Did you know that Lake Powell is the second largest reservoir in the United States? Tata and Howard reported the top 10 largest man-made reservoirs. The biggest is its big brother just down the river, Lake Mead. Sure the title Great Lakes is taken, but we should be able to call this area the Great Reservoirs region.
We know that water is a precious resource in the West, especially after suffering through this last mega drought, but what would happen if we could borrow the Mississippi River for a bit. How long would it take it to fill our beloved Lake Powell?
Let’s take a look at some factoids:
First, let's look at the flow of the Mississippi.
It empties into the Gulf of Mexico just past the port in New Orleans. By this point, about 2,350 miles later, the river is flowing at 4.5 million gallons per second (600,000 cubic feet per second).
Lake Powell can hold 8.8 trillion gallons of water at its peak according to Arizona State University., but according to NASA It is at 26% so it has 2.28 Trillion gallons, but could hold 6.52 trillion more gallons. That is a staggering number that we are told would take about 10 more good rain years to fill.
But if we were able to borrow the ole Miss for a bit how long would it take? (6.52 trillion divided by 4.5 million=1388889 seconds) After doing a little math we find that to fill it to capacity from where it is now it would only take a little over 16 days. That's right just over two weeks to fill Lake Powell, awesome.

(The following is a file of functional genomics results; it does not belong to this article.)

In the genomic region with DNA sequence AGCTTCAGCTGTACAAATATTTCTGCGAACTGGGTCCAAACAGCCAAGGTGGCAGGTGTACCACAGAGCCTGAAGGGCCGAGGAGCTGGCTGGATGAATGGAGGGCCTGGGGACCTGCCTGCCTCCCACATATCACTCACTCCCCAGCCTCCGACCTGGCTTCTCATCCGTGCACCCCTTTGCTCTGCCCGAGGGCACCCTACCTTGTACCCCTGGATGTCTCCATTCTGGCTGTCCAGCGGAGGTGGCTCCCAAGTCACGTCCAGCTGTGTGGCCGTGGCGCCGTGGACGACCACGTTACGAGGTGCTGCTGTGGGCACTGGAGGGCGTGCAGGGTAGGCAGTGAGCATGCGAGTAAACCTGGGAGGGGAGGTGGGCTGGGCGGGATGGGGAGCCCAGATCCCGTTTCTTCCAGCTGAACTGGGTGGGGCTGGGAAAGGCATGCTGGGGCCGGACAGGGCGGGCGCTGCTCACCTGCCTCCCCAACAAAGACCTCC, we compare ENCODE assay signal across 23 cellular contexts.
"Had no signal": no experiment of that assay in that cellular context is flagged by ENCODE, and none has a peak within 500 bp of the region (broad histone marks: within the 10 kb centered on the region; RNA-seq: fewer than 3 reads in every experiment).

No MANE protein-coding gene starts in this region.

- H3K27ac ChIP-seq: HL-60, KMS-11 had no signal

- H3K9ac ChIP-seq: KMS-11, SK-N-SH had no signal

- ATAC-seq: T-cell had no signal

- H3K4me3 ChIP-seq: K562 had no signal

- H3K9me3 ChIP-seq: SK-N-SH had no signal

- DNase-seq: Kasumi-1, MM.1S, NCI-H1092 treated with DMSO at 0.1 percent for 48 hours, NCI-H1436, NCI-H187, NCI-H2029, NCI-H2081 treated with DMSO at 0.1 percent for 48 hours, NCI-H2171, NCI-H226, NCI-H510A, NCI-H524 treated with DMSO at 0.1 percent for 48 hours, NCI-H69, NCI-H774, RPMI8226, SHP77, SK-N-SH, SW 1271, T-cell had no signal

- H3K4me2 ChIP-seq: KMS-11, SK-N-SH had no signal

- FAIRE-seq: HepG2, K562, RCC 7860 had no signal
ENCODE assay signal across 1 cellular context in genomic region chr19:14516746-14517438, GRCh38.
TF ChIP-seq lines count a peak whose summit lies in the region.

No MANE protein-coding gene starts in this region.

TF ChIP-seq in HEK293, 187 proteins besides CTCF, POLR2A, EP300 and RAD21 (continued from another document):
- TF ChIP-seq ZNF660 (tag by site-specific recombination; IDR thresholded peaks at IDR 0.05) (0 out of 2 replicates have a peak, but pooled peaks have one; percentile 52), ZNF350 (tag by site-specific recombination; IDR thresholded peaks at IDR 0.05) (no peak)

Ok, so the Mississippi is mighty. But let’s say we went crazy and everyone in the deserts from here to the coast put in tropical gardens with grass, tropical plants, and river features with no respect for our future. The lake is now dry, which is impossible because at some point it would reach dead pool status.
Dead pool is when the lake is so low it cannot pass any water through the dam. Not that there is anything wrong with the lake it’s just that Glen Canyon dam is built to generate hydroelectric power and those generators would have to be shut down before too much air mixes with the water and damages the generators.
In this example to get past dead pool let's say we get a big sump pump and drain Lake Powell down to the bottom. Now how long would it take to refill? It would still only take the mighty Mississippi 22 and a half days to refill it. Amazing.
There has been some talk of diverting some of the water from the Miss, but that would be a huge piping endeavor and some are concerned that it would heighten the problem of disappearing shores of Louisiana, But hey, if we had an influx of water we could offer some pretty sweet tropical gardens to our Lousiana friends. I know this is a dream, but when it comes to water in the West sometimes that’s all we can do, dream.